20. @Hampus: Yes, there were only ten usable Ashkalon samples, grouped 3-4-3, dated 1746-1542 BCE, 1379-1126 BCE, and 1257 to 1042 BCE, so a span from as much as 700 years to possibly as little as 300. Uncertainty in radio-carbon dating means that we’re not likely to pin it down any better. To get those ten, they attempted to retrieve DNA from 108 skeletal elements. This is not unusual in archaeogenetics.

    Given the research question I believe they were trying to answer, that year range is necessary.

    Actually, they did compare the Ashkalon samples with the neighboring countries. The full dataset used for comparison is more than 600 ancient individuals. Looking at the population groups listed in the charts, they included samples from Denmark, Germany, Hungary, Poland, Sweden, Spain, and other European nations along that general swath, though most of the samples are from Anatolia, Armenia, Crete, Iran, Jordan, etc. They also compared the Ashkalon samples to a modern Sardinian dataset, though I don’t see the results from that in a quick skim of the report.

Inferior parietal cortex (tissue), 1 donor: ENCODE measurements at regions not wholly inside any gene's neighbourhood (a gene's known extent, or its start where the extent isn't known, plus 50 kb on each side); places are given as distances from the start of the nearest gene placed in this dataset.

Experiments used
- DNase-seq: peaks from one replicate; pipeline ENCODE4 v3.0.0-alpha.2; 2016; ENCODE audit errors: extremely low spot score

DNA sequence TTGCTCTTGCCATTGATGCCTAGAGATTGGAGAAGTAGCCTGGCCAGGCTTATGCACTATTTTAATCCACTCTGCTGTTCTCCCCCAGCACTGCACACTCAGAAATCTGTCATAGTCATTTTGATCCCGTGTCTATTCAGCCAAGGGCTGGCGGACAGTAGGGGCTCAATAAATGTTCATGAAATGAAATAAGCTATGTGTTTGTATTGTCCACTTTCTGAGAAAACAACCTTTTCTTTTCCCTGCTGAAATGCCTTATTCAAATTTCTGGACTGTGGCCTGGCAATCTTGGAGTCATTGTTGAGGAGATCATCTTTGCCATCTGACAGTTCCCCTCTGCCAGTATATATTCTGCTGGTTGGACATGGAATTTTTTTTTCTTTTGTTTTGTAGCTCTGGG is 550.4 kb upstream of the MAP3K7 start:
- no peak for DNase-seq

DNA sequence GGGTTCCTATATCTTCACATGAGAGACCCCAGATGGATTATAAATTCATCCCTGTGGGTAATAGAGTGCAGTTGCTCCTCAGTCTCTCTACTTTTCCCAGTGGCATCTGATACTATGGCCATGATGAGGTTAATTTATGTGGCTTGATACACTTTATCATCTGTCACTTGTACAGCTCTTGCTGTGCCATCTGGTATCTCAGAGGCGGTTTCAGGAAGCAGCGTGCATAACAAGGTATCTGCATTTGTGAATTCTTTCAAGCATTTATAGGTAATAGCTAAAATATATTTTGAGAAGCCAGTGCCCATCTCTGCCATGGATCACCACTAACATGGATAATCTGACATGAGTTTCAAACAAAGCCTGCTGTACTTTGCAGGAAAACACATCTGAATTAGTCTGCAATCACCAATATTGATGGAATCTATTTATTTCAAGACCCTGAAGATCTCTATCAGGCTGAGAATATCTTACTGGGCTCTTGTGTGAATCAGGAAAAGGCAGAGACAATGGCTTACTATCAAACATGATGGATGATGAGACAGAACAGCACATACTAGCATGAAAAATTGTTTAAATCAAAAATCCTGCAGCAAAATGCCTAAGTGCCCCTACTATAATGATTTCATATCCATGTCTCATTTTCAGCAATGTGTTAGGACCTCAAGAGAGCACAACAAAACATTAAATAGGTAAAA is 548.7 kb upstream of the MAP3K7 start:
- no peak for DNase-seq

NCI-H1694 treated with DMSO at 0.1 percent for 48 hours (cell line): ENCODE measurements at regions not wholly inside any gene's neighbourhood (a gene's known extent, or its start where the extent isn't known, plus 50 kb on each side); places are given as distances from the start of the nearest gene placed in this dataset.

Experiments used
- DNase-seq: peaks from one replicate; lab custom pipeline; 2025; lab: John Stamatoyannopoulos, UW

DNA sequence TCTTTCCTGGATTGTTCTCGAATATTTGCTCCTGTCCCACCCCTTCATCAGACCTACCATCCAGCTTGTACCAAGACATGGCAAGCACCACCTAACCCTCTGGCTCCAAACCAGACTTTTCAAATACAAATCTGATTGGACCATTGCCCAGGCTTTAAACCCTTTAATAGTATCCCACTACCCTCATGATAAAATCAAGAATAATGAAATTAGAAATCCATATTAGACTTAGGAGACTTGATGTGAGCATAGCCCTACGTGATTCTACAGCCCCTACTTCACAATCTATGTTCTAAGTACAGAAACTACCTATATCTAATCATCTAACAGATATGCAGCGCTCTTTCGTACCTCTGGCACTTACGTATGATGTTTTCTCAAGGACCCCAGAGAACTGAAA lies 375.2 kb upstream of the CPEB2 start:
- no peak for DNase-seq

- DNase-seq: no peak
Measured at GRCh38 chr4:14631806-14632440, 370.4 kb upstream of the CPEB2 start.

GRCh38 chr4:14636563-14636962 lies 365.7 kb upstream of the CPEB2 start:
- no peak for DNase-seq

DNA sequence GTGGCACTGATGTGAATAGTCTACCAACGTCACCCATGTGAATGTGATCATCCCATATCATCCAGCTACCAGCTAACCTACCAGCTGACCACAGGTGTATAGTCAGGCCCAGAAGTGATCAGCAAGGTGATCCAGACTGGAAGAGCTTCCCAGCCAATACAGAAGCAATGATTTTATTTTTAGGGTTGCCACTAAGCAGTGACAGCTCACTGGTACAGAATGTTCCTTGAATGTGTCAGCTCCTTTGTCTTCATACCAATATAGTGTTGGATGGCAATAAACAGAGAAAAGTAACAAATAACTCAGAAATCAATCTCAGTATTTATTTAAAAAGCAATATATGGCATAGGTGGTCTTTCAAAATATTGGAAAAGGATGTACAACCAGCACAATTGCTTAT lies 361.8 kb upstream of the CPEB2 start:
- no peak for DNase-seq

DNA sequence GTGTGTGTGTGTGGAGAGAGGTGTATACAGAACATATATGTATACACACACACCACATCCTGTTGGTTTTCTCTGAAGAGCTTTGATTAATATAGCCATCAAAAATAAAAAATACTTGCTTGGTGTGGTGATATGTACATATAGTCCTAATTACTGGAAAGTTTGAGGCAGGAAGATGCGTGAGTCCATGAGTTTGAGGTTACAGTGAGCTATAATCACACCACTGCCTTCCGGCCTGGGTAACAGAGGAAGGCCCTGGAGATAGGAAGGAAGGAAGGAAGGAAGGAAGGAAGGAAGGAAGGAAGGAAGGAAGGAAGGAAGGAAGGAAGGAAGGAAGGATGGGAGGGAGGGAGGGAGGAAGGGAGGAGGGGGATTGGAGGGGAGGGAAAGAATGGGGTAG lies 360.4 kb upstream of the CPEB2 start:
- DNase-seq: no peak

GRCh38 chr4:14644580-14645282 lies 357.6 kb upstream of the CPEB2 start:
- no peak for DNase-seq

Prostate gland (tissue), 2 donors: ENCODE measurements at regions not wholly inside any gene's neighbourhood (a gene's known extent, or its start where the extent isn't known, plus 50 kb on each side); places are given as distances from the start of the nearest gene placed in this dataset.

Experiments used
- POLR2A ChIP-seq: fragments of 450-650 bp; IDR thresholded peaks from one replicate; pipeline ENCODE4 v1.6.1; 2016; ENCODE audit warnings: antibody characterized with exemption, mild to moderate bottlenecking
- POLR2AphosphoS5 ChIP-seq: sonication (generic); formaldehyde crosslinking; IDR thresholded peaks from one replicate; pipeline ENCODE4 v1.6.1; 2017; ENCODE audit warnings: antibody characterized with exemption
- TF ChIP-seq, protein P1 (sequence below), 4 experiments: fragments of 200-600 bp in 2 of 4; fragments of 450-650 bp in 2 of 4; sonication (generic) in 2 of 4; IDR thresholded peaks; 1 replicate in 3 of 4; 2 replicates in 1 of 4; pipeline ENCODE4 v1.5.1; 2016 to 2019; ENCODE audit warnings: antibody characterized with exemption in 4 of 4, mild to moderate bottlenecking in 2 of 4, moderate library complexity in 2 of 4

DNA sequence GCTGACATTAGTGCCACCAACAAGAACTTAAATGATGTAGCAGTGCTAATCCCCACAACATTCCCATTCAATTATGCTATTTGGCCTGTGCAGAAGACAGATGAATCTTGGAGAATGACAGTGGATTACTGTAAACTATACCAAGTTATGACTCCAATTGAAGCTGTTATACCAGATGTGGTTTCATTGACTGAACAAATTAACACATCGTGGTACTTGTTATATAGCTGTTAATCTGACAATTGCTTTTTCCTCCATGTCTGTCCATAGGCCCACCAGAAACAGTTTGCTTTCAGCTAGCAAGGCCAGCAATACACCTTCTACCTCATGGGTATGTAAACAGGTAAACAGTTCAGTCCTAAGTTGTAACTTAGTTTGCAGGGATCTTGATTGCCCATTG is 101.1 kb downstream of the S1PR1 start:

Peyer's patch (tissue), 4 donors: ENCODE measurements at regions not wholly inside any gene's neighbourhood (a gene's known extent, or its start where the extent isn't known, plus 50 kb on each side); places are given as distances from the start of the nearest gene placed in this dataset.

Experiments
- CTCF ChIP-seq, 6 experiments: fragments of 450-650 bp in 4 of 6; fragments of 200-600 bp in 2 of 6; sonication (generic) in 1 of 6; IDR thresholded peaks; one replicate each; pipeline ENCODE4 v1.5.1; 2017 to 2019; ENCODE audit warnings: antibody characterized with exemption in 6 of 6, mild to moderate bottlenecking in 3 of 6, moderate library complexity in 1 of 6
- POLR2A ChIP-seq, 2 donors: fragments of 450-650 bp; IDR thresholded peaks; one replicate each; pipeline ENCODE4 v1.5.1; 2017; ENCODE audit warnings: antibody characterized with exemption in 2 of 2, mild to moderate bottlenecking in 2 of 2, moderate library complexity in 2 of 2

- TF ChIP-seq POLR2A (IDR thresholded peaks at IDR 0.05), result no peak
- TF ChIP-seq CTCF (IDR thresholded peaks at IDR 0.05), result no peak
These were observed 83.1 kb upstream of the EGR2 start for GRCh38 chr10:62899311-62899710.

All of the samples are indeed closer to the local population. The pre-“European” and post-“European” samples range from 50-50 to 80-20 Levantine Chalcolithic-Iranian Chalcolithic. The four “European” samples look to be between 10 and 15% WHG, which the included map places in the general vicinity of Milan. (Greece, Crete, Anatolia, etc., are distinct population groups listed separately from WHG.) The remainder of the Ashkalon samples are, again, Levantine Chalcolithic and Iranian Chalcolithic. This is consistent with a temporary migratory inflow that then recombines out over time. Invaders or refugees, most likely.